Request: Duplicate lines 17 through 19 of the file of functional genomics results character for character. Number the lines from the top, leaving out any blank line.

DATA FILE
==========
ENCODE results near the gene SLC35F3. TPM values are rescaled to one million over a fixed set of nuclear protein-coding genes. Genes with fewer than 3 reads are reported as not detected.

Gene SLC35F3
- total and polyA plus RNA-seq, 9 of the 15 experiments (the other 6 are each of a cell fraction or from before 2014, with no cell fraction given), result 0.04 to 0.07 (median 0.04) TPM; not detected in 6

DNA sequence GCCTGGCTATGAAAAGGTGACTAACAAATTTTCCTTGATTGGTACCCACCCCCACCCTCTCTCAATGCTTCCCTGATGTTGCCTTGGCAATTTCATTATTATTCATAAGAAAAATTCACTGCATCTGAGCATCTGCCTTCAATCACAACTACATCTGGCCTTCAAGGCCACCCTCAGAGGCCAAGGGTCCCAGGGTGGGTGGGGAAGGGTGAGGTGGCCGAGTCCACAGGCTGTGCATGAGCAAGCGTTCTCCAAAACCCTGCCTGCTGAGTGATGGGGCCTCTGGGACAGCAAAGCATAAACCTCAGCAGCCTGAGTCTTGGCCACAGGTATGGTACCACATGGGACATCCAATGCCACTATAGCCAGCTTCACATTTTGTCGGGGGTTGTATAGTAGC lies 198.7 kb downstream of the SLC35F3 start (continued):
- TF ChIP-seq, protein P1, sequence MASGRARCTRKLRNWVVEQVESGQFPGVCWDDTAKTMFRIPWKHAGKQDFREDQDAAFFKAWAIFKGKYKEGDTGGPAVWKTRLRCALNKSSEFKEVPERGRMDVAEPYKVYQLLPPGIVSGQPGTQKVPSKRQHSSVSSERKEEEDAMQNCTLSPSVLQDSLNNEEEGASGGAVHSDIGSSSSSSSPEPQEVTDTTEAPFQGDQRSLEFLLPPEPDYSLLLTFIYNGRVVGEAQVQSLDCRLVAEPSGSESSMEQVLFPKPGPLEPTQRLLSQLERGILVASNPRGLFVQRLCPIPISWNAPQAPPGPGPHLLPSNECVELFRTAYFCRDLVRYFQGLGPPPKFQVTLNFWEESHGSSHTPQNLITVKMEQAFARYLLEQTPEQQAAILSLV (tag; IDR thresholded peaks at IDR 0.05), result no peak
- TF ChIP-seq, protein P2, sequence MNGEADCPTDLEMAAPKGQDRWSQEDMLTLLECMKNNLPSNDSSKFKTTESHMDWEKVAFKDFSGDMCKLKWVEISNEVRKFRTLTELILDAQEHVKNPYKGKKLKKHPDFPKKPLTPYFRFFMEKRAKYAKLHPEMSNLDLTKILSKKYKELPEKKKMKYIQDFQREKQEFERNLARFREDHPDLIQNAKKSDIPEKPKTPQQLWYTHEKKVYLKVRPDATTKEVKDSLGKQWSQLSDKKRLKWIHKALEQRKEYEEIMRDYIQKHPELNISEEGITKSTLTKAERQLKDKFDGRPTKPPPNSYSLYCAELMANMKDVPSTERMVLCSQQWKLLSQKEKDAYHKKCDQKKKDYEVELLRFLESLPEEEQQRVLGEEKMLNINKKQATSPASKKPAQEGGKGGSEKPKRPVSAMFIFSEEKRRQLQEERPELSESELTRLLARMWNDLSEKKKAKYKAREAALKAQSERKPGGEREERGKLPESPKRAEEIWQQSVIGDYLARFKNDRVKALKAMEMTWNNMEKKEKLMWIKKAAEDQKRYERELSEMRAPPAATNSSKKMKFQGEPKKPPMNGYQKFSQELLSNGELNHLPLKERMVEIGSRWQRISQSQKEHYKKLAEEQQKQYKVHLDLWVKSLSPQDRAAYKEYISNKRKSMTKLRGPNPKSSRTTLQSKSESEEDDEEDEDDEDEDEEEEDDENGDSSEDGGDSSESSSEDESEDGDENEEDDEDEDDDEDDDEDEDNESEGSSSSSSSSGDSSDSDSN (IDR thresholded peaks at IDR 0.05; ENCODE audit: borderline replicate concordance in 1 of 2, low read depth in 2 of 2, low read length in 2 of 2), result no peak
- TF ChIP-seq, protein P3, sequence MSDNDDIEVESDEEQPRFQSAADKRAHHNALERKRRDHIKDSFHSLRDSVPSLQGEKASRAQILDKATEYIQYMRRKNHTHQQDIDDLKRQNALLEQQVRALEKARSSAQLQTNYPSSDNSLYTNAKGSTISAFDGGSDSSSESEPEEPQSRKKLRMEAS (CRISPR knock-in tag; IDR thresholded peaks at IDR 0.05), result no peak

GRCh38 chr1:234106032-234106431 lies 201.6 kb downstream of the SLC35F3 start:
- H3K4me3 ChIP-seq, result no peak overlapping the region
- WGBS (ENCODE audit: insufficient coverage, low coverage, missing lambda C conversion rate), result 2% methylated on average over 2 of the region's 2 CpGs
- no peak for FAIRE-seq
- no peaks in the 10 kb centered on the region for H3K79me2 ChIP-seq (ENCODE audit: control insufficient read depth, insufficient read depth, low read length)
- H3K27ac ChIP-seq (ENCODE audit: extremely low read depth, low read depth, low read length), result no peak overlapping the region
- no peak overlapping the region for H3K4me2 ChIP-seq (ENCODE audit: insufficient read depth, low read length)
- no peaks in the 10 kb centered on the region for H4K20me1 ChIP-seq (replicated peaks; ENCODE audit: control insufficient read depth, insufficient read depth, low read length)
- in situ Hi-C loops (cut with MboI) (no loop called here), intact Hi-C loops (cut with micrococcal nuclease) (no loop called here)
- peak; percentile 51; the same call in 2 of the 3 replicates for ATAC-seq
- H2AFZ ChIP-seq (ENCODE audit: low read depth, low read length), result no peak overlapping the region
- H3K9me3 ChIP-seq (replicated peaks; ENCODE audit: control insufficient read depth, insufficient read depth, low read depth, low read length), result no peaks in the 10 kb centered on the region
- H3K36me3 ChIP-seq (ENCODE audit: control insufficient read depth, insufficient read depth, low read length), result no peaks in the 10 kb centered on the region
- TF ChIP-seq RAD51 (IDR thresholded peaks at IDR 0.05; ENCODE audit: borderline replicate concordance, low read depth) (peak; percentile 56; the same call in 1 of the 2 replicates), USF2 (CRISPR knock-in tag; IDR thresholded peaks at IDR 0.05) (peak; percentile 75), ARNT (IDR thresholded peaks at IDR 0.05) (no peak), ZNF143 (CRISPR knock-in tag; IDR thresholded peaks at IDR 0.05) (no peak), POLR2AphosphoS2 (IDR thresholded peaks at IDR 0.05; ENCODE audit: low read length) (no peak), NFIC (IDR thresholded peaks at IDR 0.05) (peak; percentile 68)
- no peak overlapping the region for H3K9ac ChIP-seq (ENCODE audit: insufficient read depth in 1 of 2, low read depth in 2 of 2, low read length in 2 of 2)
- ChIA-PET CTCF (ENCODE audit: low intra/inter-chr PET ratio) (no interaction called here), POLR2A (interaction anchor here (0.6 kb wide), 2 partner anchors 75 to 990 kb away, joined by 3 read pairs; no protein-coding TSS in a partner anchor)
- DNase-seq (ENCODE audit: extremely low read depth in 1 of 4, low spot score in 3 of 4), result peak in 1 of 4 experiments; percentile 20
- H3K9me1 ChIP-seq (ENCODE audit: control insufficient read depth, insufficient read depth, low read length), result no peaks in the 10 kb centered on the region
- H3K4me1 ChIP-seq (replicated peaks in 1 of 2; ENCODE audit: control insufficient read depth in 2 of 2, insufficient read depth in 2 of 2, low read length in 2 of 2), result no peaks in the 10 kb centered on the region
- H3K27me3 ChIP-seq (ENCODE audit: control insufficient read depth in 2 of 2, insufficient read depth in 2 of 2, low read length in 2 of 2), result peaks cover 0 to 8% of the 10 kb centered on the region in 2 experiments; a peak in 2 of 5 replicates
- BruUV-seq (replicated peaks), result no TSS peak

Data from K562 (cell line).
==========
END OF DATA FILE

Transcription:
- peak; percentile 51; the same call in 2 of the 3 replicates for ATAC-seq
- H2AFZ ChIP-seq (ENCODE audit: low read depth, low read length), result no peak overlapping the region
- H3K9me3 ChIP-seq (replicated peaks; ENCODE audit: control insufficient read depth, insufficient read depth, low read depth, low read length), result no peaks in the 10 kb centered on the region